Zones, tones, and tone curves

In the previous page, I ran through the concept of exposure Zones. I used the LAB color space in Photoshop, and specifically, the L-channel of that color space to analyze the Values corresponding to each exposure Zone. The reason for choosing the L-channel of LAB is that it has been carefully designed to echo the manner in which human vision works; and its midpoint (L=50) corresponds to the luminance of an 18% diffuse neutral surface. [BTW, if you are new to LAB, I strongly recommend two volumes by Dan Margulis: Photoshop LAB color and Modern Photoshop Color Workflow.]

However much I might like LAB though, I understand that the world revolves on the axis of RGB color, and not LAB. There are many problems with RGB color spaces, especially in the context of B&W work; but these are almost universally ignored. It therefore behooves me to tie LAB luminance values (L-Values), which make sense, to RGB values, which don’t. The first thing to observe is that there is no single mapping between something as simple as an L-Value and a neutral RGB-Value. The conversion depends upon the tone curve of the RGB color space that you are considering. All of the RGB color spaces in common use have been designed around the performance of computer monitors. This means that they are, essentially, part of certain standards for equipment manufacture. Unlike LAB, they have nothing to do with how human visual perception works, and hence, nothing to do with how a client will view a print, or even, really, how they will view an image rendered on a screen.

In a broad discussion of color spaces, the topic of color accuracy is a driving force. We talk about the color temperature of the illuminant and the values of the primaries and so forth. Here, I am going to ignore color completely and focus instead on the tone curve. You may think of the tone curve as the “backbone” of a color space. In the LAB color space, the tone curve is the relationship between L-value and Y/Yn, as I have set forth earlier in this exposition on the Zone System. This is because in LAB, the L-channel carries information about the luminance while the a and b channels carry information about color. In every RGB color space, luminance and color are tied together in the combination of the three channels. We can avoid that problem, somewhat, by considering a neutral RGB value in which all three channels have the same value. To keep things simple, that’s just what I propose to do for now.

In a DSLR sensor, the value of Y/Yn is basically the ratio of any actual pixel value to its maximum. For example, if I am shooting 14-bit RAW files, the maximum value is 2^{14}-1 = 16,383. If some pixel had a value of 2,949, then Y/Y_n = 2,949/16,383 = 0.18, or so. If I convert a RAW file into the LAB color space, I expect this pixel to get the L-Value corresponding to the mathematical equation between L and Y/Yn (L=50). [That’s not quite true for Canon and Nikon DSLRs because of 1/2 or 1/3 stop offsets that they build in, but forget that for now.]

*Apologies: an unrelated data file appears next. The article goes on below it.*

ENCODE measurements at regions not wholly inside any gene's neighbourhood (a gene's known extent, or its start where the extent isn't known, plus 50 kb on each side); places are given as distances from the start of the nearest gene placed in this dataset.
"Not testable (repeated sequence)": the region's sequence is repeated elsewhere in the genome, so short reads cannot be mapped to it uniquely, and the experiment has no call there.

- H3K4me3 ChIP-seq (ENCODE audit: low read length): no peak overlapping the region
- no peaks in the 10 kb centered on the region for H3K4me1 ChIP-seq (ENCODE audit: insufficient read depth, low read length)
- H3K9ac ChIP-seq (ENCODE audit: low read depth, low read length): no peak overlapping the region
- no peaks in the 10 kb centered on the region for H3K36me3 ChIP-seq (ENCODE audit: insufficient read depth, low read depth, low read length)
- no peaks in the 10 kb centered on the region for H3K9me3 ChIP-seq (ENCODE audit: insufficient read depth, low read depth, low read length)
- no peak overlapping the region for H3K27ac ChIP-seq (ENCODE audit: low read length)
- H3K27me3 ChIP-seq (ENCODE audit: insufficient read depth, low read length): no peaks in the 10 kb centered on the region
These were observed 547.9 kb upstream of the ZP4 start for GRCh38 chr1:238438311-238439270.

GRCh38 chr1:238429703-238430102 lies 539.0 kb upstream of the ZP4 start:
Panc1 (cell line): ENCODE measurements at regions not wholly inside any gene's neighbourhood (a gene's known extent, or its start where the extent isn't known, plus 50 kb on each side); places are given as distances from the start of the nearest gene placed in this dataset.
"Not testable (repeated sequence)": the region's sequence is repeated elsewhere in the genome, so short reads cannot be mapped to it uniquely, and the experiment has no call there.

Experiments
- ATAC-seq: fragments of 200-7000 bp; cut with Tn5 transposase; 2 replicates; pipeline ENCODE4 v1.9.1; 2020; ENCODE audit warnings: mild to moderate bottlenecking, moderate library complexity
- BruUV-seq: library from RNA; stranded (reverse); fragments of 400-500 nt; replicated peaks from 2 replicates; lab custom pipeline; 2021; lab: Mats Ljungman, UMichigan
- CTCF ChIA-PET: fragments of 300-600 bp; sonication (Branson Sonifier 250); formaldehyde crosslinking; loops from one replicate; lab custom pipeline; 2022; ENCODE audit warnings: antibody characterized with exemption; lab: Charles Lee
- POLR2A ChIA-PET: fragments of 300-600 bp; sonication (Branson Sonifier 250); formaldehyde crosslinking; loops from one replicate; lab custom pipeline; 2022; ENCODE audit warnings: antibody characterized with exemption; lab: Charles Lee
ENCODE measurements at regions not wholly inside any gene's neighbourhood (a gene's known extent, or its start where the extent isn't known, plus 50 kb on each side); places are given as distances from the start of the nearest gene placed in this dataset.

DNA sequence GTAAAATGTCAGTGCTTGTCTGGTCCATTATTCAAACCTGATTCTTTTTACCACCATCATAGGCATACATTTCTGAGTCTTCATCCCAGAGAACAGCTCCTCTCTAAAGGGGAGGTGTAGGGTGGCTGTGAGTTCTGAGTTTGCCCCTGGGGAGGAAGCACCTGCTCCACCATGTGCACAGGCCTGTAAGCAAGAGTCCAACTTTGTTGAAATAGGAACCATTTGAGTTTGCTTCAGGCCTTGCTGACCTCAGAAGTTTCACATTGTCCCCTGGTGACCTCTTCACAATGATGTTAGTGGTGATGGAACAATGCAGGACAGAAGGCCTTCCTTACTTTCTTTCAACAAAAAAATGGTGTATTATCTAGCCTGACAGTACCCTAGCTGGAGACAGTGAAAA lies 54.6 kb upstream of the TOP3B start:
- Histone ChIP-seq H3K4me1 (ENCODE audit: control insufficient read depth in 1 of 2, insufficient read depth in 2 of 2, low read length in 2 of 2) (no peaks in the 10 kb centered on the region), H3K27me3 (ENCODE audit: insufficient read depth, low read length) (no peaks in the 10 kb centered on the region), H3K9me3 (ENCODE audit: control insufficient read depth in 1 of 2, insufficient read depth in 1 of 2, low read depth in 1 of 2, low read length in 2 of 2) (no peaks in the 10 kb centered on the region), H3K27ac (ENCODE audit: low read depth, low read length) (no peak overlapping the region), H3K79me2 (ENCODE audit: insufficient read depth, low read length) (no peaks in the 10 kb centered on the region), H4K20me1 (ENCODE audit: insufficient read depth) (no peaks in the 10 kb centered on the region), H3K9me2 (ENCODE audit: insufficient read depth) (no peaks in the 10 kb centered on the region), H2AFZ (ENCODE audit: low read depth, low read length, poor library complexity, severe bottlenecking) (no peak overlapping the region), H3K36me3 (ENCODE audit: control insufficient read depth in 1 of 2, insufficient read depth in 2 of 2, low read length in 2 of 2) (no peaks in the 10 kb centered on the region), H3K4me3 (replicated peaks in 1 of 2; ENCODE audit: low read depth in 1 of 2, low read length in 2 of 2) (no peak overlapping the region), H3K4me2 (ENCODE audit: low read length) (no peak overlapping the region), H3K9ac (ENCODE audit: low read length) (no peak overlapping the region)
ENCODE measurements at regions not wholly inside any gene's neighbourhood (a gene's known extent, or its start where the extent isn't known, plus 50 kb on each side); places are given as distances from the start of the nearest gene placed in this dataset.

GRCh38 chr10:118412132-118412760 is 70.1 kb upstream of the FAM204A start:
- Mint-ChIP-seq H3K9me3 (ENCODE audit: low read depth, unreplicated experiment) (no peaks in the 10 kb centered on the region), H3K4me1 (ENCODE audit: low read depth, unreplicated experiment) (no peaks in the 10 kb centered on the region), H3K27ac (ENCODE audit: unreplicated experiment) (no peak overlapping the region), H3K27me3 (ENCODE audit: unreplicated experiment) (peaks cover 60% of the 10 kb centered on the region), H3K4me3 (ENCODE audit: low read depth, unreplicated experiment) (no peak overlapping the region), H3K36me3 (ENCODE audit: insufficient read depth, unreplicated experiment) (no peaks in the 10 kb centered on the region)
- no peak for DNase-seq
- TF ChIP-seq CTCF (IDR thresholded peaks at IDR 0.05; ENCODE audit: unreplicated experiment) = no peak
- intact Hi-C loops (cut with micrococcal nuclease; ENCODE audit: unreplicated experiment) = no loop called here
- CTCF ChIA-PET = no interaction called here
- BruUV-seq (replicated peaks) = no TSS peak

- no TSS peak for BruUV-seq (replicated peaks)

A DSLR can be thought of as a digital image input device in the context of a broad computer workflow model that goes from image capture, through editing & post processing, to image output. Another digital input device is a scanner. Digital output devices would include monitors and printers.

An output device like a monitor has a gamma correction applied that is its tone curve. The idea is fairly straightforward. Since it is known that human vision has a response curve like that of the L-channel, it is appropriate to encode data to be sent to a monitor so that a 1-bit change in the data corresponds to some uniform visual change. For example, if we change the data for a set of RGB pixels from 128 to 129, or from 10 to 11, or 245 to 246, (all out of a maximum of 255) we would think that the change in tone was the same in each instance. There is some sense in this. It is just what the L-channel tone curve does. But rather than encode the L-channel curve, it is more common to use a gamma curve to approximate the L-channel equation.

A true gamma curve is of the form

 y = A x^\gamma

where \gamma (Greek letter gamma) is the exponent of a “power-law” and A is a constant, typically 1. The inverse expression is equally important; that is,

 x = (y/A)^{1/\gamma}

For the AdobeRGB color space, the value of \gamma is 2.2. For the ProPhotoRGB color space, \gamma is 1.8. These gamma curves define a relationship between a Y/Y_n intensity and a value sent to a screen pixel. Suppose, for example, that I want to get a middle gray value of Y/Y_n = 0.18 sent to a monitor that is rendering an AdobeRGB image. The corresponding input value, for this output, is 0.18^{1/2.2} = 0.459. That is, 0.18 = 0.459^{2.2}. Notice that the correct middle gray value to the screen is not 0.5 in AdobeRGB. Likewise, in ProPhotoRGB, the input value to yield 0.18 is 0.386.